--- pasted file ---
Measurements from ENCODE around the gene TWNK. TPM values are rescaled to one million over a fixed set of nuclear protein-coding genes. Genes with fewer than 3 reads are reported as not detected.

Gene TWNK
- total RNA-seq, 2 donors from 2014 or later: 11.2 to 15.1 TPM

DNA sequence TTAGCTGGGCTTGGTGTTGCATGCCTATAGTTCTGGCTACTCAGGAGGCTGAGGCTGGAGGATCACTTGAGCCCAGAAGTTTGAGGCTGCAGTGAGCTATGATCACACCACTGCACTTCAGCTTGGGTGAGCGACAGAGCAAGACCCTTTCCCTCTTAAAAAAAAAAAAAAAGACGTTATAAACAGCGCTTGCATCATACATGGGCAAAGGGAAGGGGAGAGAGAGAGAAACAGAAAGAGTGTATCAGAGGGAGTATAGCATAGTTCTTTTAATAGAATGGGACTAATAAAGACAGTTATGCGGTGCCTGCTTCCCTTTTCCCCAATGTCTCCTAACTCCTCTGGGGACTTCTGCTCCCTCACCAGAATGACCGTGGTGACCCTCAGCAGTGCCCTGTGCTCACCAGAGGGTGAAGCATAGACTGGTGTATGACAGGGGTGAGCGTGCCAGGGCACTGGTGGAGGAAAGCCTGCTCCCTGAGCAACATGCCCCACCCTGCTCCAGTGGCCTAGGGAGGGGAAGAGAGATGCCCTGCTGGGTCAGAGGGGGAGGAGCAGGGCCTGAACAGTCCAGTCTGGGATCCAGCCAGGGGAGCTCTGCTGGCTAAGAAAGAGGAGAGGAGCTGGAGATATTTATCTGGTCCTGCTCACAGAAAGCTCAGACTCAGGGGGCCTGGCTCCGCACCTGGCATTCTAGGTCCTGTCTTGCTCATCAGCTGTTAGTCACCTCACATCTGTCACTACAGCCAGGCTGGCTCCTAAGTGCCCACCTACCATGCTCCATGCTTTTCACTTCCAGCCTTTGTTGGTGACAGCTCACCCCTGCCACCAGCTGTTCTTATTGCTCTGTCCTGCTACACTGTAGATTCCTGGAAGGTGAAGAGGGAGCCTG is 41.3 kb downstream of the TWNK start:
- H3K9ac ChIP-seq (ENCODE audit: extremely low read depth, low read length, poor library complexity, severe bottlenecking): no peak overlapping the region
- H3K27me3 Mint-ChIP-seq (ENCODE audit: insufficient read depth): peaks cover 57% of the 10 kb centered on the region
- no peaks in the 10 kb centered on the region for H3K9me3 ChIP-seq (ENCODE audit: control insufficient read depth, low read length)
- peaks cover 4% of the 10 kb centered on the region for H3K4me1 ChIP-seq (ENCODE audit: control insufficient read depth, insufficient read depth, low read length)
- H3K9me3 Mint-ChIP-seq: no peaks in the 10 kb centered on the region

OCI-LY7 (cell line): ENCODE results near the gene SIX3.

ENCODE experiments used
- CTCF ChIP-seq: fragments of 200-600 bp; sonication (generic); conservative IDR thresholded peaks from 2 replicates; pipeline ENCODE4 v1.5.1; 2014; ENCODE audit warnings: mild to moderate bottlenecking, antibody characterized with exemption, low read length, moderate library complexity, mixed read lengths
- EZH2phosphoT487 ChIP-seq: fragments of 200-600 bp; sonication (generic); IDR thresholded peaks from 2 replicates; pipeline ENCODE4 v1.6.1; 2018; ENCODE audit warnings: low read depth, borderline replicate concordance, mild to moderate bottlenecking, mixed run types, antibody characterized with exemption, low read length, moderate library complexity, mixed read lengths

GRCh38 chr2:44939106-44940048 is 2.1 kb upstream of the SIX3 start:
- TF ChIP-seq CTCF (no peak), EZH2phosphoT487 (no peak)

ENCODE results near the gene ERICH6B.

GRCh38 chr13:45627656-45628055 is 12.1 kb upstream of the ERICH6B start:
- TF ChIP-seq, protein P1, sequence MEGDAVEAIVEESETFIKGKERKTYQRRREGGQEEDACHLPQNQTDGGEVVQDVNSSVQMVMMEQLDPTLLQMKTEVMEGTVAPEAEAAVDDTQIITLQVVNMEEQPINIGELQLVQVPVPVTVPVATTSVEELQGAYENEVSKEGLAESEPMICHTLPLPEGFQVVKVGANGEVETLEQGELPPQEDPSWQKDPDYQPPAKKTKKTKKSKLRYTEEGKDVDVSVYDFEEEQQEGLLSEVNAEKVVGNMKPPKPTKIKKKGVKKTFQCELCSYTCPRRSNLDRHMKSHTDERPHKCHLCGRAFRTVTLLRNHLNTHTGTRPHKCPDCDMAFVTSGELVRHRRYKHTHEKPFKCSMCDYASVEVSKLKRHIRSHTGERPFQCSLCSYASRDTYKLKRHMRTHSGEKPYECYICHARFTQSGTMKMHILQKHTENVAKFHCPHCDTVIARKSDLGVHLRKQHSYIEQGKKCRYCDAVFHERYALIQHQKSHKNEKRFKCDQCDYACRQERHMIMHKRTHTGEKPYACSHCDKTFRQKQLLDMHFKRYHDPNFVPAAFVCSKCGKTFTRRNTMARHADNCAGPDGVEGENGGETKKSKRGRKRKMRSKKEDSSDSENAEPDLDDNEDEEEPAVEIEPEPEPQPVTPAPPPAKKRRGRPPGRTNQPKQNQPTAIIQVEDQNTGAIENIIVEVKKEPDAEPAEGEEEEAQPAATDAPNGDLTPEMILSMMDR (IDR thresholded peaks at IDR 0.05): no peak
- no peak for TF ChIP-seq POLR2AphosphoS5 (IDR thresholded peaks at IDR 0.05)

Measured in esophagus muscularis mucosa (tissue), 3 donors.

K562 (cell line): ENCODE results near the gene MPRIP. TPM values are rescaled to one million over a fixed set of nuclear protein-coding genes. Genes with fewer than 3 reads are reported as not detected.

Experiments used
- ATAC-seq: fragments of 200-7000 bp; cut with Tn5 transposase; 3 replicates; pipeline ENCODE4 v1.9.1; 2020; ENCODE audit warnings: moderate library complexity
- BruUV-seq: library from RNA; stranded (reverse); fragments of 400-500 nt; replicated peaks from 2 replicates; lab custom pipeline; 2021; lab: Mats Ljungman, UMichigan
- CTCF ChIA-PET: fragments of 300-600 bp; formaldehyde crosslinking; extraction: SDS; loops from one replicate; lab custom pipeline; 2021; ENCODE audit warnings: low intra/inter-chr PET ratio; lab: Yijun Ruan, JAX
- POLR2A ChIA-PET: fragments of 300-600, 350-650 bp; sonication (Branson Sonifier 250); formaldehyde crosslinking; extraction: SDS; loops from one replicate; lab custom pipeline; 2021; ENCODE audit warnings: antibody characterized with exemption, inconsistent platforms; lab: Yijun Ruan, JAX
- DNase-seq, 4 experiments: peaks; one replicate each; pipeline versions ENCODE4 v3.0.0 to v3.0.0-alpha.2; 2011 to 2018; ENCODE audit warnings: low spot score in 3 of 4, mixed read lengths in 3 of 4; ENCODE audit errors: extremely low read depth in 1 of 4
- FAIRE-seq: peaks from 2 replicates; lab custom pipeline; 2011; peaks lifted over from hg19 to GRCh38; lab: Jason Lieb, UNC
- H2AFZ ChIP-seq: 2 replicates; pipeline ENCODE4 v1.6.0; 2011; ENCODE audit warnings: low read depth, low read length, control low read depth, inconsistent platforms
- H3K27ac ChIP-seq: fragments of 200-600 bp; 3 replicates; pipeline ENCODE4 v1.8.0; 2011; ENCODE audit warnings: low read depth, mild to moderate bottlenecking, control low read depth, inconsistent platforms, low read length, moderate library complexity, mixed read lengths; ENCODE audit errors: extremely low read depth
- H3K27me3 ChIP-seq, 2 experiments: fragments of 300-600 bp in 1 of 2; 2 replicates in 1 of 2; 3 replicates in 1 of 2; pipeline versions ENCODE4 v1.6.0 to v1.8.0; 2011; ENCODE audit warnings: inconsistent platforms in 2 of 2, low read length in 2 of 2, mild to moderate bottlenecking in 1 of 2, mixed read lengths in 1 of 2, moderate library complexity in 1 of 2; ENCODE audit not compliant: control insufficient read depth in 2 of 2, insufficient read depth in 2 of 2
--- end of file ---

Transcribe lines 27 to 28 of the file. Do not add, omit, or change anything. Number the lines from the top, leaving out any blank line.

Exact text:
- DNase-seq, 4 experiments: peaks; one replicate each; pipeline versions ENCODE4 v3.0.0 to v3.0.0-alpha.2; 2011 to 2018; ENCODE audit warnings: low spot score in 3 of 4, mixed read lengths in 3 of 4; ENCODE audit errors: extremely low read depth in 1 of 4
- FAIRE-seq: peaks from 2 replicates; lab custom pipeline; 2011; peaks lifted over from hg19 to GRCh38; lab: Jason Lieb, UNC